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Discussion Starter #1
Hello all. I have been a lurker on this forum for a while to catch up on what's what on the M&P pistols. I found that most everyone here seems pretty happy with their M&Ps, so I decided to get a M&P9c. The ergonomics of the gun are excellent and have fired 200 rounds so far without a hitch.



I have noticed what may be a design oversight/flaw with the trigger bar assembly. It looks to me that under extreme circumstances that should the trigger bar be allowed to move sideways toward the outside of the frame, the trigger bar will miss the sear and pass by the side of it, not firing the gun at all. This has never happened to me while actually firing the pistol, but it does have me concerned.



I will try to attach some pics here that I took of my pistol's trigger bar in both normal and abmormal positions.













 

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this is certainly not a design flaw. This is what keeps the gun from firing out of battery. If you look on the under side of the slide there is a small bump out on the track the trigger bar rides on, this bump moves the trigger bar off the sear if the slide is slightly to the rear. The ability to be moved out of the way is also what allows the mag disconnector to work without negatively impacting the trigger pull.



There is spring pressure on the trigger bar for a reason it it to keep it on the sear when it is supposed to be on the sear. This is a function of the trigger return spring. It will not slip off unless someone monkeys with the angles on the trigger bar or the sear.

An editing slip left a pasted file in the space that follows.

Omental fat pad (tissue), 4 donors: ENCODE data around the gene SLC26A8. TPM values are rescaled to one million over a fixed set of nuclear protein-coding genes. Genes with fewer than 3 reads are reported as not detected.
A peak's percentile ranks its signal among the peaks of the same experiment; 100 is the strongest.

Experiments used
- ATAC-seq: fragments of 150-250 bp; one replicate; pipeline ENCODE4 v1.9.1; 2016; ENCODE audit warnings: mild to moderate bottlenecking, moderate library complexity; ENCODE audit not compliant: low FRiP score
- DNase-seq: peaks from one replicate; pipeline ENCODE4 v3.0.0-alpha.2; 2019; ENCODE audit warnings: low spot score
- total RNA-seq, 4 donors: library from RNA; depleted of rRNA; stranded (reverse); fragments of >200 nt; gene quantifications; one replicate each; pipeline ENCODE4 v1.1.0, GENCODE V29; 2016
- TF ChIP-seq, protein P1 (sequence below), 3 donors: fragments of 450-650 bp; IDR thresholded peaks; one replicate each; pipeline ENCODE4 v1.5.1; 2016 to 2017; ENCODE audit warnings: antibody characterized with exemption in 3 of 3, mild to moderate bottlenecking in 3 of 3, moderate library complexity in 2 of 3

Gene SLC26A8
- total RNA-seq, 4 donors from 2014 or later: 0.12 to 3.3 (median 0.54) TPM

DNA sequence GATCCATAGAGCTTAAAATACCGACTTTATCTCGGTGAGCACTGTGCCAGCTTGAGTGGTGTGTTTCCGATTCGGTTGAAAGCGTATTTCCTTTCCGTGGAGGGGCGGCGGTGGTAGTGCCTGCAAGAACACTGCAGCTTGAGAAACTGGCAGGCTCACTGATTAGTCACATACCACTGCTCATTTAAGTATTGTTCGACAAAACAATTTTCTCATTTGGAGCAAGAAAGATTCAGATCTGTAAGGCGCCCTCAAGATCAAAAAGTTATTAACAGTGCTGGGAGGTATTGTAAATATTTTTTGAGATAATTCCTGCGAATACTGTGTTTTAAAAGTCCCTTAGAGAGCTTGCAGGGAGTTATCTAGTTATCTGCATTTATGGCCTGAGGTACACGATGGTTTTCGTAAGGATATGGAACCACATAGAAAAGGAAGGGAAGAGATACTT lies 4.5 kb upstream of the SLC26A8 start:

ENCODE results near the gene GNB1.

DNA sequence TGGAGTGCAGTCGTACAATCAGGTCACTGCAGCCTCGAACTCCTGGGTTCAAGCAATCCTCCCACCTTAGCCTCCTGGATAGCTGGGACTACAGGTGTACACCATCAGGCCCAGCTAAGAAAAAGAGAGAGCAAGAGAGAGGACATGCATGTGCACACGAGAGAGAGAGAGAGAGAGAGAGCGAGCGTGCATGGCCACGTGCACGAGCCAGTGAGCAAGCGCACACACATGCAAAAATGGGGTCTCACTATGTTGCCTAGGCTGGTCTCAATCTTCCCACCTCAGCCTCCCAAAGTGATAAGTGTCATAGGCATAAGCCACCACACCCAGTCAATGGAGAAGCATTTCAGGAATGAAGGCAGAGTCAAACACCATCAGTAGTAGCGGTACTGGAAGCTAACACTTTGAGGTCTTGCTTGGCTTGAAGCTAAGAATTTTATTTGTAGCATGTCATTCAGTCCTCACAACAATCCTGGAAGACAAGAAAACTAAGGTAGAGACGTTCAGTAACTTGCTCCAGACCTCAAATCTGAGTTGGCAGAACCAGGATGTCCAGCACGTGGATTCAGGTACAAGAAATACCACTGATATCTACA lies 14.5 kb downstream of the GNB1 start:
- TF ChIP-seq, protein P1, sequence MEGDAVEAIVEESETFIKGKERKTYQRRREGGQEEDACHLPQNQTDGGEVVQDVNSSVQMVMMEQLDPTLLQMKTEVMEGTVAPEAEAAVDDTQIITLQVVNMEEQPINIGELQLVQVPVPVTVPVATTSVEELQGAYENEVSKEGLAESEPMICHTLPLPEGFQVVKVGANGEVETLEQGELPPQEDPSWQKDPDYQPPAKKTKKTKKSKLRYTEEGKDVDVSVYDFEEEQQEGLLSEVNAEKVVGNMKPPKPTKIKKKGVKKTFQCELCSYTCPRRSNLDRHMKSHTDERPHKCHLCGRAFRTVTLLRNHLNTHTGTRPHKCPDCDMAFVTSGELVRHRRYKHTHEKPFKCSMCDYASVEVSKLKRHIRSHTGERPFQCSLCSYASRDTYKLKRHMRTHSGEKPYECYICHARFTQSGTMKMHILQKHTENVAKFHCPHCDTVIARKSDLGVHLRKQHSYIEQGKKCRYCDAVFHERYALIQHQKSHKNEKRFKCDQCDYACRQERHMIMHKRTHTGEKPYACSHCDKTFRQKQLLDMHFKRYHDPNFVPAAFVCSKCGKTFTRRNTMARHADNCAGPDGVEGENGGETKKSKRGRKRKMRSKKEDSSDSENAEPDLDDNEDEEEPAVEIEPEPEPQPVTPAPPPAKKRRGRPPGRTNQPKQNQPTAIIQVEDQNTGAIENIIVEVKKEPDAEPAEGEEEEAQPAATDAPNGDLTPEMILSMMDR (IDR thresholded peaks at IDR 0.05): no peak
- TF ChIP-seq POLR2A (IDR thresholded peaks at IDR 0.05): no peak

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Thanks for the quick professional reply, Dan. I, too noticed the out of battery hump that you mentioned. The only spring tension that I noticed that seems to keep the trigger bar in its correct posistion is the trigger return spring all the way up by the trigger, as you stated.



I am fairly familiar with 1911 style pistols, but I am still learning myself on the ins and outs of this new M&P platform.
 

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if you had a gun with a magazine disconnect it would be more apparent how it all works. The shape of the trigger bar and the way it inserts into the trigger also helps keep it against the sear. Really the only way you could get a failure of the type you are concrened with is if you broke the trigger return spring, and even then if you pulled the trigger back into position it is likely it would reset and fire.



You know what, though, most guns if you break a trigger return spring you are hosed even a revolver.
 
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